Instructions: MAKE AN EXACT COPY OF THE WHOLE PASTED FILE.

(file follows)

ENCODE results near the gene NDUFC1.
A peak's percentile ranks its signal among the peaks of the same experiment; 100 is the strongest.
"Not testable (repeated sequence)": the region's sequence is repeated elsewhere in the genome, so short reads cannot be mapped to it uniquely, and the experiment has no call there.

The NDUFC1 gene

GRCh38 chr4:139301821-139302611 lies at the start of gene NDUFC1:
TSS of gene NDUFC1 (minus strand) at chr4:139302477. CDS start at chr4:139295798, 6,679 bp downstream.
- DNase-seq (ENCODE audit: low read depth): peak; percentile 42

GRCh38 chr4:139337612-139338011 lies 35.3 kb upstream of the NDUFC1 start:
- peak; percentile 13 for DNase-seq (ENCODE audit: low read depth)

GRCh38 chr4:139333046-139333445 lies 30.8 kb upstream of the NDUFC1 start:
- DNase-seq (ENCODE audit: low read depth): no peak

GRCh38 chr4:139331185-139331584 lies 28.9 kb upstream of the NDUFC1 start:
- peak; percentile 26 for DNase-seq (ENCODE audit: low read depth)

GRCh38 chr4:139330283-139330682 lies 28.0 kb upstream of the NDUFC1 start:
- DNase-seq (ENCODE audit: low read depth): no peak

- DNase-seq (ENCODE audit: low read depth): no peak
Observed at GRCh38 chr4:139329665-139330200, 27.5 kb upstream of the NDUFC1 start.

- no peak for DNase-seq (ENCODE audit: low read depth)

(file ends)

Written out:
ENCODE results near the gene NDUFC1.
A peak's percentile ranks its signal among the peaks of the same experiment; 100 is the strongest.
"Not testable (repeated sequence)": the region's sequence is repeated elsewhere in the genome, so short reads cannot be mapped to it uniquely, and the experiment has no call there.

The NDUFC1 gene

GRCh38 chr4:139301821-139302611 lies at the start of gene NDUFC1:
TSS of gene NDUFC1 (minus strand) at chr4:139302477. CDS start at chr4:139295798, 6,679 bp downstream.
- DNase-seq (ENCODE audit: low read depth): peak; percentile 42

GRCh38 chr4:139337612-139338011 lies 35.3 kb upstream of the NDUFC1 start:
- peak; percentile 13 for DNase-seq (ENCODE audit: low read depth)

GRCh38 chr4:139333046-139333445 lies 30.8 kb upstream of the NDUFC1 start:
- DNase-seq (ENCODE audit: low read depth): no peak

GRCh38 chr4:139331185-139331584 lies 28.9 kb upstream of the NDUFC1 start:
- peak; percentile 26 for DNase-seq (ENCODE audit: low read depth)

GRCh38 chr4:139330283-139330682 lies 28.0 kb upstream of the NDUFC1 start:
- DNase-seq (ENCODE audit: low read depth): no peak

- DNase-seq (ENCODE audit: low read depth): no peak
Observed at GRCh38 chr4:139329665-139330200, 27.5 kb upstream of the NDUFC1 start.

- no peak for DNase-seq (ENCODE audit: low read depth)